My eyes were watering, my throat was burning and my mouth felt as if it were having an out-of-body experience. Even my husband, who orders sliced jalapeno peppers at Mexican restaurants, was looking a little sweaty.
We and a few other folks were in a tent in Corinth, Miss., at the fifth annual Crossroads Chili Cook-off. We were working our way around a table containing 20 numbered bowls of chili. Our job was to sample each bowl, record our comments and then rank the bowls into first, second and third place.
Around bowl No. 12 or so, I was starting to question my enthusiastic “Sure! Sounds like fun!” response when cook-off organizers asked my husband and me to be judges.
Of course, by this point, the competition was in its third hour. We’d tasted close to 10 bowls of locally made chili, around 10 bowls of salsa and 15 or so bowls of green chili — all leading up to the 20-entry red-chili round. This was the main event, with a hefty cash prize, bragging rights and the title of Mississippi chili champ up for grabs.
I couldn’t let a little thing such as the inability to feel my tongue stop me from doing my best.
That was one of the things I’ve learned about chili cook-offs from being a judge: Chili cooks are serious about their competitions. Oh, they may wear silly chili-pepper necklaces and decorate their cooking spaces with whimsical chili-pepper lights, but they’re intensely focused on preparing award-winning food.
They’re in it to win it.
That was evident on cook-off morning as pickups and SUVs arrived at the cook-off site and contestants jumped out to start unloading equipment. The cooking teams, many of whom travel the country year-round competing in chili cook-offs, greeted each other warmly and caught up on chili-circuit news.
Teams who knew each other from previous contests renewed friendly rivalries, while experienced cook-off participants welcomed newcomers with jokes and helpful advice.
But the chatter quieted as cooks lit stoves and unpacked knives to get ready for competition — it was clear that the take-no-prisoners battle was on.
As with any good battle, there are rules.
Official chili cook-offs, such as the Corinth contest, are sanctioned by the International Chili Society. The ICS is a nonprofit group that establishes rules as well as the pathway of cook-off wins leading to the world championships.
The first I-didn’t-know-that shocker for judges is that the ICS declares official chili to be bean-less.
There are no beans — or pasta for that matter — in ICS chili. This lets the meat and the spices shine, and, really, isn’t that what chili is all about?
Second, the ICS sanctions three cook-off categories: the traditional bean-less red-pepper chili, chili verde (“green” chili) made with green peppers and any type of homemade salsa.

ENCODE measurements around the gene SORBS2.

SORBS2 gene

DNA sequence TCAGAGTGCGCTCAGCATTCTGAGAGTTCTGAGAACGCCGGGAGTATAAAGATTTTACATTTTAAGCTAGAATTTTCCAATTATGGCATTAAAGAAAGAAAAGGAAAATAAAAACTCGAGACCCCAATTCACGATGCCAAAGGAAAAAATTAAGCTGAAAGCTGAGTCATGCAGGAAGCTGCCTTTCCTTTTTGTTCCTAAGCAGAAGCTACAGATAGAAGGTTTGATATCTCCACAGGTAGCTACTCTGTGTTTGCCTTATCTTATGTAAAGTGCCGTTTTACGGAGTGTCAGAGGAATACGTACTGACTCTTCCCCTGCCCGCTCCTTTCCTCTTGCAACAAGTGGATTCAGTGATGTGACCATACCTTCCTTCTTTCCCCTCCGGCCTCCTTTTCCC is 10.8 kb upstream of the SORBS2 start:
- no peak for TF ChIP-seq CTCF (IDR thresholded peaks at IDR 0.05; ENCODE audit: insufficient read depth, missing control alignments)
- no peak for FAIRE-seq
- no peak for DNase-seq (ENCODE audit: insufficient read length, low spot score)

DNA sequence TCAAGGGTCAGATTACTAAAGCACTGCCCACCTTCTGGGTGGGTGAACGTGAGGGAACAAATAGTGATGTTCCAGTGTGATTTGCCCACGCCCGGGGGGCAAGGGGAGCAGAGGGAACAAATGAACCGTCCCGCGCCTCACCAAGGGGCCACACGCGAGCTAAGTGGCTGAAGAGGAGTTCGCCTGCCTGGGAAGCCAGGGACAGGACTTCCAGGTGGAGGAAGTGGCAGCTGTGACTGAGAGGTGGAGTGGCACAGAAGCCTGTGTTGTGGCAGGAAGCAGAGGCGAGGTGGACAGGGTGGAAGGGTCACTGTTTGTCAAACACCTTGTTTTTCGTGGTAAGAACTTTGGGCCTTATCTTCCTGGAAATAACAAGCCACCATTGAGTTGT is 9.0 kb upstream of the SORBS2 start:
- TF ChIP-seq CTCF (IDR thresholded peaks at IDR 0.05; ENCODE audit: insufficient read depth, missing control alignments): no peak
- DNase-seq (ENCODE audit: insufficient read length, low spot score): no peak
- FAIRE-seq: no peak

Also, the ICS doesn’t care what form the chili meat is in — ground, shredded, chunked or whatever — despite endless and spirited discussion among chili fans about which is best.
There are other precise and specific rules governing cook-offs (chili must be cooked on site, cooking time is between three and four hours and so on) contestants must follow in order to compete.
We judges, on the other hand, only have to sample dozens of bowls of chili and name our favorites.
Before competitors brought their numbered bowls to the judging tent for each round, organizers reminded us judges to taste each entry, jot down helpful comments on our judging sheets — without saying anything out loud so we wouldn’t influence each other — and then rank our favorites in first, second and third places.
ICS wants judges to consider good chili flavor, texture of the meat, consistency, blend of spices, aroma and color.
In addition, we had water, tortilla chips and sour cream for palate-cleansing breaks.
We warmed our judging skills on the first round, which was chili made by local cooks.
These entries were for local glory only since they weren’t eligible for any ICS wins, but we considered each bowl as carefully as if it could become world-wide chili champ. When the votes were counted, we had practically unanimously agreed on a yummy bowl of chicken “chili” the local newspaper editor had made.
Succeeding categories of salsa, chili verde and red chili proved more challenging. Judges tasted and re-tasted, took breaks, sniffed, stirred and tasted again. After seeing how dedicated the chili cooks were to their craft, we wanted to be equally as diligent in our judging.
Finally, all ballots were in and tallied. Because of the numbering system used to insure that nobody knows whose chili we’re tasting, it was difficult to figure out if I’d voted for any of the eventual winners. But I did peek at my husband’s judging sheets throughout the day and was gratified to see that he and I usually picked the same top scorers — although not in the same order.
As soon as I can swallow again, I think I’ll register us for the 2012 judging. After all, it was a fun day, I learned some things and I didn’t have to cook supper. That’s a definite chili win for me.
Cathy Wood is a freelance writer working in the Shoals.